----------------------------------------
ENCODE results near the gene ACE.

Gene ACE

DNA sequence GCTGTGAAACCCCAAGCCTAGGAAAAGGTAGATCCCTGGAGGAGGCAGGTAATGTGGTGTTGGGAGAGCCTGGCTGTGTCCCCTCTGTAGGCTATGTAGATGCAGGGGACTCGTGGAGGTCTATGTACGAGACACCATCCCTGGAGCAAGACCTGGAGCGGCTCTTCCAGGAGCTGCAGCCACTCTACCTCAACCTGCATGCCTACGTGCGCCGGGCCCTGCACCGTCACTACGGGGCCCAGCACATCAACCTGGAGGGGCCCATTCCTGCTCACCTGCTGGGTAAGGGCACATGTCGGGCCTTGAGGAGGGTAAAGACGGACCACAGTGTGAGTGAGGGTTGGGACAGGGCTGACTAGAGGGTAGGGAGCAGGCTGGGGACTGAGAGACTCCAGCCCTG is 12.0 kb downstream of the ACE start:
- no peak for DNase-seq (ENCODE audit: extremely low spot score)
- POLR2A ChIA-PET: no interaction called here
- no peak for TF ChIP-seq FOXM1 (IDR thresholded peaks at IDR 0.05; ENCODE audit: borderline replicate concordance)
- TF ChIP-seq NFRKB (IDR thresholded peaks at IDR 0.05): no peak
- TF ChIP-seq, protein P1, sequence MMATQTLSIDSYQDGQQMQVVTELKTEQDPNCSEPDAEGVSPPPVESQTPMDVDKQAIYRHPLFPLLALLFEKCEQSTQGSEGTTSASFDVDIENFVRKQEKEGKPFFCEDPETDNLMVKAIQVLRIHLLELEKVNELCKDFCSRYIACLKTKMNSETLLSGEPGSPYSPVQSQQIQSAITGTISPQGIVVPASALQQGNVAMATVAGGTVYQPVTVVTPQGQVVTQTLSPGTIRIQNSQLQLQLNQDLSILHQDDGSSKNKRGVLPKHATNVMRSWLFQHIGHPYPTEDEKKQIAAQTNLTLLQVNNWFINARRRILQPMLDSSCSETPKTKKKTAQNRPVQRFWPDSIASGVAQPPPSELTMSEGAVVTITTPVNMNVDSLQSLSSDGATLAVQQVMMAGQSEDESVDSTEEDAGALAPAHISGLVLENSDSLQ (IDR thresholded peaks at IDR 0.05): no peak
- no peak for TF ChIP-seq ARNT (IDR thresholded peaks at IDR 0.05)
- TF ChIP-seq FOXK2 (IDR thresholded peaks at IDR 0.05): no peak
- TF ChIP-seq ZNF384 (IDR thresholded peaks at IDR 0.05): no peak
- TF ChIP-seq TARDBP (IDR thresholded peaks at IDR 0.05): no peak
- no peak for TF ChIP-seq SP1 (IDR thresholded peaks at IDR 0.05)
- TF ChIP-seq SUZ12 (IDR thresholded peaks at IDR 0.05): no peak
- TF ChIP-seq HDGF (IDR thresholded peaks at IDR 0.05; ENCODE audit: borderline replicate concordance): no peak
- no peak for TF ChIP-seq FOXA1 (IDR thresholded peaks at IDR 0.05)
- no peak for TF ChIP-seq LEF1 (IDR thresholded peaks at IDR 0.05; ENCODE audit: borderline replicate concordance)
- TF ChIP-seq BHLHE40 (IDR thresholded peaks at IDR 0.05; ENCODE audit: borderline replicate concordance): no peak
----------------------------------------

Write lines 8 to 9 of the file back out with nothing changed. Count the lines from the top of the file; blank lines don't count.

- TF ChIP-seq, protein P1, sequence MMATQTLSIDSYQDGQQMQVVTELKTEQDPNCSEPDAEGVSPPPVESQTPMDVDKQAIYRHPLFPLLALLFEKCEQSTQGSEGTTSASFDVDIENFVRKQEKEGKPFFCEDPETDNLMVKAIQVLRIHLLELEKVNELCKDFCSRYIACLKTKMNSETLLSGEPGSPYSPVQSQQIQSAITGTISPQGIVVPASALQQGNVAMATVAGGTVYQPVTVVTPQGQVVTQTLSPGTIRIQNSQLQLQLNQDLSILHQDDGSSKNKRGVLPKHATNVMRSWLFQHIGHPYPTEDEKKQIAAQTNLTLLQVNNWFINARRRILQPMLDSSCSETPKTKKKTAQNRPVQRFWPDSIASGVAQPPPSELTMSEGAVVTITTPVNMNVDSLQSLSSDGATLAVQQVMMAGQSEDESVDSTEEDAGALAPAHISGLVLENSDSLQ (IDR thresholded peaks at IDR 0.05): no peak
- no peak for TF ChIP-seq ARNT (IDR thresholded peaks at IDR 0.05)